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August 18-31
VOL.14 ISSUE. 26

Hear Us Roar

Nathan Raine
Published Thursday November 12, 05:20 pm
The aboriginal vote in the latest election represents a political sea change

It wouldn't be a stretch to say that politicians, throughout Canadian history, haven't exactly made aboriginal issues a priority — which, understandably but also sadly, shows why First Nations, Métis and Inuit people have not generally voted in large numbers. In 2011, for example, aboriginal voter turnout in Canada was just 44 per cent.

And really: When it seems like nobody cares about your issues, who can blame you for checking out of the vote?

But the recent federal election was an absolute sea change, as they say, as on Oct. 19th, aboriginal Canadians turned out to vote in record numbers — some communities saw a voter increase of up to 270 percent. Even better? A record 10 aboriginal MPs were elected. (Yeah, 10 out of 338 still doesn’t reflect well on the country as a whole, but we’re trying to look at the positive, small steps here.)

Priscilla Settee, associate professor of Indigenous Studies at the University of Saskatchewan, says removing now-former Prime Minister Stephen Harper was one of the motivations behind the wave of aboriginal voters.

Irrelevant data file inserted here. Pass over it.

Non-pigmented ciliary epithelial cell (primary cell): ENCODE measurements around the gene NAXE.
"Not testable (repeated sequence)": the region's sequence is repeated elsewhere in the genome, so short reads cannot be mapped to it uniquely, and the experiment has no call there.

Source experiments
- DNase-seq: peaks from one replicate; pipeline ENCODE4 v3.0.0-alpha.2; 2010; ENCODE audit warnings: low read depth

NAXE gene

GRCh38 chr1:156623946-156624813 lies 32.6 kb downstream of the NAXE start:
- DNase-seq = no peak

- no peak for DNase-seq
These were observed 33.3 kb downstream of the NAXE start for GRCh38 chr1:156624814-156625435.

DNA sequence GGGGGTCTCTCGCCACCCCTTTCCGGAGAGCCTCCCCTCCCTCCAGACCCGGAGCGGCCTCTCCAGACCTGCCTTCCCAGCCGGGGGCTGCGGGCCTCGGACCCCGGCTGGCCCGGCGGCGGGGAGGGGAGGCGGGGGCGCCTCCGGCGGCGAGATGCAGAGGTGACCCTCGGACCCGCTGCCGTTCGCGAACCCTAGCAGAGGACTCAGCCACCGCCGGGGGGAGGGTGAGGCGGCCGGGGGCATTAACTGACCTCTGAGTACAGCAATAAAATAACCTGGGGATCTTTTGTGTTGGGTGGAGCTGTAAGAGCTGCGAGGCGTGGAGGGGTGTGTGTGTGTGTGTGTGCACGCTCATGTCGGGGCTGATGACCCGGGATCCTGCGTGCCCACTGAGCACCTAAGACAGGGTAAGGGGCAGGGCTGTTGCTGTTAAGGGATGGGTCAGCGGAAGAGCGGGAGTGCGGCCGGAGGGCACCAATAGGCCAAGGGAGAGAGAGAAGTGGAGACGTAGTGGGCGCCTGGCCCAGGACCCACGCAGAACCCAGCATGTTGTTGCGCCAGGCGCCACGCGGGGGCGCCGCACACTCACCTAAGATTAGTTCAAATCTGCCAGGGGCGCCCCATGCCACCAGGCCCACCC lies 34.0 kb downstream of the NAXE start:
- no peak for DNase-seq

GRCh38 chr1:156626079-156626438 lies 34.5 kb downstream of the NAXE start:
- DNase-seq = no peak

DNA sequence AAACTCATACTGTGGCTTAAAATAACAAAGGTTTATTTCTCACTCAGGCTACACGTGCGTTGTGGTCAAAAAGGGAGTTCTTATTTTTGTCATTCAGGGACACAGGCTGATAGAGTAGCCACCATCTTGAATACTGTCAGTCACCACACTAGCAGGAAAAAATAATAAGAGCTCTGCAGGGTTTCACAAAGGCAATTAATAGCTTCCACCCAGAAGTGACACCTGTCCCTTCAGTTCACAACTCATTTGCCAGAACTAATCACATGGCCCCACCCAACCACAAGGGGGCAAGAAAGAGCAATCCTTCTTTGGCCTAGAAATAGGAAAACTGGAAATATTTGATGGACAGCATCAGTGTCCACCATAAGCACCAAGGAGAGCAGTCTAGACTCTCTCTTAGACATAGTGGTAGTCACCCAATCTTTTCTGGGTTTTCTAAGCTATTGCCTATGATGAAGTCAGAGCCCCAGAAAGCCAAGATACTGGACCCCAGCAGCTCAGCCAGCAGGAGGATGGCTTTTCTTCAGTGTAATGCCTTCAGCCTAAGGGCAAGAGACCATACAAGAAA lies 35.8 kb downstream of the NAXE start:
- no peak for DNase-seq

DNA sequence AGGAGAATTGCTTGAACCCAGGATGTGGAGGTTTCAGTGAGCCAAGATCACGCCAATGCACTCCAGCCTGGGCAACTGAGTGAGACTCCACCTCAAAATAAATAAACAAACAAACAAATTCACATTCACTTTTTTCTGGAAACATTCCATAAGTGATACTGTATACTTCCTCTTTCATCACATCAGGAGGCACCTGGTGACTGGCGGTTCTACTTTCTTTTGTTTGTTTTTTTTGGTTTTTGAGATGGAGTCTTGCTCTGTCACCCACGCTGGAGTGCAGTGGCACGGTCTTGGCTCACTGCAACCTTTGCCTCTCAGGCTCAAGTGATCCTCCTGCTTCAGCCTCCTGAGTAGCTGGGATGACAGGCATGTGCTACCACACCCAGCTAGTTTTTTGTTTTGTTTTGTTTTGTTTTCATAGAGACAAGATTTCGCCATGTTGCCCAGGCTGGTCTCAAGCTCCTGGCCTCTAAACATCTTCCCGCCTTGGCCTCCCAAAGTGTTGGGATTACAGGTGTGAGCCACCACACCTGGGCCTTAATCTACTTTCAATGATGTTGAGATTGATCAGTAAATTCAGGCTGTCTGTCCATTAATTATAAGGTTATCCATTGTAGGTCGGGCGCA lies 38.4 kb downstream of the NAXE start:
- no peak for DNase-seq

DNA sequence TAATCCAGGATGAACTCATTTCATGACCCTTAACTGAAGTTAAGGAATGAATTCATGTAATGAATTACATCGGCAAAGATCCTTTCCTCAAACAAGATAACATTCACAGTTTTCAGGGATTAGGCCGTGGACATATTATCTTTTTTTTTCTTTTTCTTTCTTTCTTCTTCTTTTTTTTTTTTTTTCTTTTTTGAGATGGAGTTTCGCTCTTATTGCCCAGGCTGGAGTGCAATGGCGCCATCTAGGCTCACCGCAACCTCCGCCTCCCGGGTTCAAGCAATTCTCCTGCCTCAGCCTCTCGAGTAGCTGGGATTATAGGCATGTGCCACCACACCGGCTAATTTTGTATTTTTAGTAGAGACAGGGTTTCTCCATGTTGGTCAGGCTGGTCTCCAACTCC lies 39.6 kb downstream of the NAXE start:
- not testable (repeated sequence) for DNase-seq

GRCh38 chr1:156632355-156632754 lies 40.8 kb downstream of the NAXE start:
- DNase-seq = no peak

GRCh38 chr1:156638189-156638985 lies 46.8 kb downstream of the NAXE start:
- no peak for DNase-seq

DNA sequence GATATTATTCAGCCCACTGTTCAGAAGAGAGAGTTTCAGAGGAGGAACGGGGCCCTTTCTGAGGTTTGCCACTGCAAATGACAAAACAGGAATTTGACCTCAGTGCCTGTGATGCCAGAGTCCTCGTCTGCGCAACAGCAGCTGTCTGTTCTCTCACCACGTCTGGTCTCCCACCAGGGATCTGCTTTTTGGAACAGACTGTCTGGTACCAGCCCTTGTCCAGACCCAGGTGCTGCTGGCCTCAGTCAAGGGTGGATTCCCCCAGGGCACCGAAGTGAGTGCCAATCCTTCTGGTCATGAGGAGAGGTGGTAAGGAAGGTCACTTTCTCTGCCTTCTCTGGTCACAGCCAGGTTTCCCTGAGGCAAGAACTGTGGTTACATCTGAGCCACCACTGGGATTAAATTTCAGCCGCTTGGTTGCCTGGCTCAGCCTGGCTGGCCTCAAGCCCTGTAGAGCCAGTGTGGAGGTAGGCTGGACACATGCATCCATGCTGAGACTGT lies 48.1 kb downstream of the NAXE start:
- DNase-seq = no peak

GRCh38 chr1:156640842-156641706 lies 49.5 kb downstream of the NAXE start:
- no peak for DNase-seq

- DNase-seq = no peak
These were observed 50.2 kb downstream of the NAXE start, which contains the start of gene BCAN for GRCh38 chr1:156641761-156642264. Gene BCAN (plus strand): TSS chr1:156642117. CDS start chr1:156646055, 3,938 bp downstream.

“I think that Harper [disenfranchising First Nations people] partly motivated voters to dump the Conservatives,” says Settee. “Harper couldn't have taken the country down a worse path than what he did in these last years. He was ruthless; he really created great divisions.”

The spike in aboriginal votes happened despite the introduction of the Fair Elections Act, a bill passed by the Harper government which made it harder for people to vote without approved identification. It was opposed by both the NDP and Liberals, and a ton of other people who pointed out that it caused the most problems for those with the least personal resources.

But grassroots initiatives like Rock the Indigenous Vote provided information and support for those unfamiliar with the voting process, as well as a vast social media presence. Settee herself volunteered at one of the polling centres, ensuring people weren't turned away — a problem which, she says, “happened a lot in past elections.”